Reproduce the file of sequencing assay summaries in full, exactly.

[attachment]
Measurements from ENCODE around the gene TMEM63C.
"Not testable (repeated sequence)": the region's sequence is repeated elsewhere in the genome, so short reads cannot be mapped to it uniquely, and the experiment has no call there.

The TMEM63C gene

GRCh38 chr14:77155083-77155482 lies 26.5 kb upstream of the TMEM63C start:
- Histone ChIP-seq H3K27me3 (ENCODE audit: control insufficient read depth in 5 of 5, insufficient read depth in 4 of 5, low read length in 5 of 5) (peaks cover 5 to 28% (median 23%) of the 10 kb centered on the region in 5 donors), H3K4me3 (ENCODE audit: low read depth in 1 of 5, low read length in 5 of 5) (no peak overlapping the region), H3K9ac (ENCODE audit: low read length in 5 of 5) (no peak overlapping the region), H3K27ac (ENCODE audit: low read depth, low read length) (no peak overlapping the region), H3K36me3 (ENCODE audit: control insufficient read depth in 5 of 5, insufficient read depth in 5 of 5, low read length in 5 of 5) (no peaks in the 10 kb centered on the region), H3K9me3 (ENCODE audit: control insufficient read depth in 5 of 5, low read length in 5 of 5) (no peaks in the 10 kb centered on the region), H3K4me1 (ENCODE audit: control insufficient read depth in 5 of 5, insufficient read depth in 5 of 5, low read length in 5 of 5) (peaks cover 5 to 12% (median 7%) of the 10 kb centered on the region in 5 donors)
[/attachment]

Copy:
Measurements from ENCODE around the gene TMEM63C.
"Not testable (repeated sequence)": the region's sequence is repeated elsewhere in the genome, so short reads cannot be mapped to it uniquely, and the experiment has no call there.

The TMEM63C gene

GRCh38 chr14:77155083-77155482 lies 26.5 kb upstream of the TMEM63C start:
- Histone ChIP-seq H3K27me3 (ENCODE audit: control insufficient read depth in 5 of 5, insufficient read depth in 4 of 5, low read length in 5 of 5) (peaks cover 5 to 28% (median 23%) of the 10 kb centered on the region in 5 donors), H3K4me3 (ENCODE audit: low read depth in 1 of 5, low read length in 5 of 5) (no peak overlapping the region), H3K9ac (ENCODE audit: low read length in 5 of 5) (no peak overlapping the region), H3K27ac (ENCODE audit: low read depth, low read length) (no peak overlapping the region), H3K36me3 (ENCODE audit: control insufficient read depth in 5 of 5, insufficient read depth in 5 of 5, low read length in 5 of 5) (no peaks in the 10 kb centered on the region), H3K9me3 (ENCODE audit: control insufficient read depth in 5 of 5, low read length in 5 of 5) (no peaks in the 10 kb centered on the region), H3K4me1 (ENCODE audit: control insufficient read depth in 5 of 5, insufficient read depth in 5 of 5, low read length in 5 of 5) (peaks cover 5 to 12% (median 7%) of the 10 kb centered on the region in 5 donors)